Help! I Need a Website!! Part One: DIY Sites

We dive into the weeds to consider the ways you might be able to get a website up and running for your private practice.

Even though it might go without saying that most therapists need a website, it can still be difficult to actually make it happen. There are dozens of different companies vying for your attention and your dollars. What’s the right approach? Who can I trust? What do I need for my practice today and what can I put on the wish list for the future?

Today, we consider some of the platforms for building websites and how they might benefit you in your pursuit of helping others! There is a lot of ground to cover so this post will be the first in a series covering this topic.

Some important Concepts

Before diving in, though, it’s important to have an idea of a few of the important concepts related to building websites that will be helpful for you to know.

Content Management System (CMS): Most websites today have an area where you as the owner can log in and make changes. This might be adding a blog post, changing out some information in your bio, adding some photos of your new office space, or uploading new paperwork for potential clients. You might also hear it referred to as the backend. It’s rare to find a website these days that does not use some sort of system. The alternative is learning to code. So what I’m hearing is that you’re going to want a good Content Management System.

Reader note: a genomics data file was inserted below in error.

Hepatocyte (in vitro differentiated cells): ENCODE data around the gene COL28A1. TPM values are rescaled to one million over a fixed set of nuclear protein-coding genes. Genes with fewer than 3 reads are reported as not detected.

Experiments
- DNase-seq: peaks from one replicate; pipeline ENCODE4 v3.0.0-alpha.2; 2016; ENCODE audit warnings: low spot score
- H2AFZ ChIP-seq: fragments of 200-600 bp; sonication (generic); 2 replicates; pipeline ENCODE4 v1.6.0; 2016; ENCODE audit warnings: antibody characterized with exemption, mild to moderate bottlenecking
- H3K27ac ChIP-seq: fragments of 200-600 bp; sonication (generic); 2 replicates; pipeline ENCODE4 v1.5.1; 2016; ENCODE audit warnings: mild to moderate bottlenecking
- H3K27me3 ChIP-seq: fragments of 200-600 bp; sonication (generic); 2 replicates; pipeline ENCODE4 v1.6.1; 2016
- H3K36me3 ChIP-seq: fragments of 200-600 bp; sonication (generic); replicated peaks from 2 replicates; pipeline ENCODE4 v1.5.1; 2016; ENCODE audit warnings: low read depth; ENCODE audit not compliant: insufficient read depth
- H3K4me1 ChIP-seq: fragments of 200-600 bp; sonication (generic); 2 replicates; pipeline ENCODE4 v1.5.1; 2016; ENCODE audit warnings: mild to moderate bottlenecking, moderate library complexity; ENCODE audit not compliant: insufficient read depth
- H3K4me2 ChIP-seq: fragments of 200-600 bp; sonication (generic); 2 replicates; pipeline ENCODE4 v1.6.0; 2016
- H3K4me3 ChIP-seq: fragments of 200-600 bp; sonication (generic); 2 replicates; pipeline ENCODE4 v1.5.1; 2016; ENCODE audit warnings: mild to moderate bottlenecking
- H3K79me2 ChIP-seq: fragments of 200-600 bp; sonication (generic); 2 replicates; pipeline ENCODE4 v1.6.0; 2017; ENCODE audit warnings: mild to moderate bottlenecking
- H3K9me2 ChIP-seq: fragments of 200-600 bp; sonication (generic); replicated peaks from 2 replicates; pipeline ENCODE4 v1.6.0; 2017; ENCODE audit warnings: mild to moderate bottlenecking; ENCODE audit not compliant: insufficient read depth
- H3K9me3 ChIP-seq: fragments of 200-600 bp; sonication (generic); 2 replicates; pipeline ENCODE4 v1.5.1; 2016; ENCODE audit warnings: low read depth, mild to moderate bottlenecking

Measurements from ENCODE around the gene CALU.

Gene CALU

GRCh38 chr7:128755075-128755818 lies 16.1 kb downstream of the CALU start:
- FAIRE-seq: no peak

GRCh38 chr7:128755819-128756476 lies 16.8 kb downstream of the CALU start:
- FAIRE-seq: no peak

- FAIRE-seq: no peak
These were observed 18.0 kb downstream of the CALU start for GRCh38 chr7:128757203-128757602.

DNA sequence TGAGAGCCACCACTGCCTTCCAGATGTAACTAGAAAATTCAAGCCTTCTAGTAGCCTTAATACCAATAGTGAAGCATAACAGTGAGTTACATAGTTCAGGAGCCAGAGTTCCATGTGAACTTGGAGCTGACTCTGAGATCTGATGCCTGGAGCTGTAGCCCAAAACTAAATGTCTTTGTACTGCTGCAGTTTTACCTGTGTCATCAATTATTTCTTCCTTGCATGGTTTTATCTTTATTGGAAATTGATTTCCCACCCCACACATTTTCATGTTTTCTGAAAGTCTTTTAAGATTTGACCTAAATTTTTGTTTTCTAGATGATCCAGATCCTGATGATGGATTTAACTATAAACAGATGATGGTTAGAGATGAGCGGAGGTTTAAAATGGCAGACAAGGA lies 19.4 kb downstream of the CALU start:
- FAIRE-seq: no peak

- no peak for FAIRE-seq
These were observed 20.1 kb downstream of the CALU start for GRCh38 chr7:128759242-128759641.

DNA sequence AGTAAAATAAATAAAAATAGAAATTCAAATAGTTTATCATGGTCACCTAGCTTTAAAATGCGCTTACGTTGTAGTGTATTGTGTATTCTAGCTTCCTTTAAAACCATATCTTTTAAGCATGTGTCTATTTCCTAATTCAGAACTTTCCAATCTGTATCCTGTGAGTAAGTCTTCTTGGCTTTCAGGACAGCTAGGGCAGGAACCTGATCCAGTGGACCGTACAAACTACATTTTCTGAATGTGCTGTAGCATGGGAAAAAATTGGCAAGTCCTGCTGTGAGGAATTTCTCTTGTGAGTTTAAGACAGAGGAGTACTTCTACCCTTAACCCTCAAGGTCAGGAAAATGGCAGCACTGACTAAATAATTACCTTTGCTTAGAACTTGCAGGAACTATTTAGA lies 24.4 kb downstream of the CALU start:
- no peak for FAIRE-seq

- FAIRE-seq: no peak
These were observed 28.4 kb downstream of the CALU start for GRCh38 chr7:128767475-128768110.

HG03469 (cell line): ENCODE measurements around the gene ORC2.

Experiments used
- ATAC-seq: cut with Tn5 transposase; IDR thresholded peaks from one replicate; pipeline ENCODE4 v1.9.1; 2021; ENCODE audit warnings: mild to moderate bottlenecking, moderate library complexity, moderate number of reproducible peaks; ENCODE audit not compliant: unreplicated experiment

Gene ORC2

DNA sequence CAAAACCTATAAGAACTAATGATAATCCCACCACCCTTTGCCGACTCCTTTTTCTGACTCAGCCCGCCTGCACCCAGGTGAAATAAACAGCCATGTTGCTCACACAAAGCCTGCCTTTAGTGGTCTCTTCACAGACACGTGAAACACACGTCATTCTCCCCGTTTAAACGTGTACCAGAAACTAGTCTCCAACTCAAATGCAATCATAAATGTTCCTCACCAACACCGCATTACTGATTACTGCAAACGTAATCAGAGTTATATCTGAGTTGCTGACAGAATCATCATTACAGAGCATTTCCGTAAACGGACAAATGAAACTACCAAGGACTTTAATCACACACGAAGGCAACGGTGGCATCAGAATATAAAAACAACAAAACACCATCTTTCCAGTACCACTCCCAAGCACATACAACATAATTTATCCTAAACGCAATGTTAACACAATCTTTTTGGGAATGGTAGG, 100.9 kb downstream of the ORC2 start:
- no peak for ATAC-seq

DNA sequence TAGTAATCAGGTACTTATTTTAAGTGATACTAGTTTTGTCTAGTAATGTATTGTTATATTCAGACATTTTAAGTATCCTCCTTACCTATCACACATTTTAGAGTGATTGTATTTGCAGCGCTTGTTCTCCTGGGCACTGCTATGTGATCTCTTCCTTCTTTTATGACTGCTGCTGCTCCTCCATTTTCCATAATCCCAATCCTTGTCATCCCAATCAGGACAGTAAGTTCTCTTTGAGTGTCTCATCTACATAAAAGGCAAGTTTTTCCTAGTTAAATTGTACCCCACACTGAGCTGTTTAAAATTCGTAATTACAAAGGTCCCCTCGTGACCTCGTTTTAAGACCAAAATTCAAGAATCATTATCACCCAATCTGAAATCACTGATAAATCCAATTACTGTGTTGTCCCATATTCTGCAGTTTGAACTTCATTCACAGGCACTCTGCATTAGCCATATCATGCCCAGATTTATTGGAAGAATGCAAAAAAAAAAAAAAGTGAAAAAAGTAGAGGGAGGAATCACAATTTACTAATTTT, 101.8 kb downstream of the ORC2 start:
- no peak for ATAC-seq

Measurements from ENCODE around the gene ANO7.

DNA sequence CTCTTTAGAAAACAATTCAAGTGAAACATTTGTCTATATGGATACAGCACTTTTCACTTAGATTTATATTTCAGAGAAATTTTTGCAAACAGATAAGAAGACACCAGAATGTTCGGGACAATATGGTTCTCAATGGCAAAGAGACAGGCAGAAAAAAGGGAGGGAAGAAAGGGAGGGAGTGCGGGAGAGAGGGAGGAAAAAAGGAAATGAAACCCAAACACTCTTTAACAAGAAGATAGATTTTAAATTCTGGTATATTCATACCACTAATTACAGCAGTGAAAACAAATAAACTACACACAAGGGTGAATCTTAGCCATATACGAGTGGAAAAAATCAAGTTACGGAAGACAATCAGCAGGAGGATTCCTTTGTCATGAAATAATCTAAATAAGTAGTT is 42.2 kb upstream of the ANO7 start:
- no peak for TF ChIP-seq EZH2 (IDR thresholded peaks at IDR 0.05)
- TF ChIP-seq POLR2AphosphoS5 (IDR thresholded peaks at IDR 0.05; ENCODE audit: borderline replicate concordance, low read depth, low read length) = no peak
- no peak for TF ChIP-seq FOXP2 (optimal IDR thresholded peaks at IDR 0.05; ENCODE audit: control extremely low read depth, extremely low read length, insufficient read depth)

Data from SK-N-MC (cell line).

Hosting: Your site needs a web server to live on. You may have worked in an office or perhaps had an experience during school where you could save files that you were working on to a shared space that allowed everyone to find them and use them. A server is sort of the same thing. Except, rather than just allowing members of an office team access to a word document, it allows people around the world to access your website. Depending on how your website is set up, this hosting may be included in other costs or it may be on it’s on. It’s also important to know that there are different levels of security related to hosting. We’ll cover this in another post but know that ensuring that your website is secured involves a slightly higher cost but is likely worth it too.

Domain Name: Your domain name is what people type in to get to you site (though, few people actually type in domain names anymore thanks to Google). is a domain name (and, in case you’ve ever wondered, capitalization doesn’t matter!). Domains typically cost somewhere in the neighborhood of $10-$15 per year but configuring them can often be a pain if you’re not technically minded. There are lots of things like IP addresses and DNS records that no helping professional should ever have to worry about. But domains can do more than get people to your website. They can be used to establish email addresses (, set up separate, private sections of your website (, and more. To do that sort of thing, you’re probably going to want some help.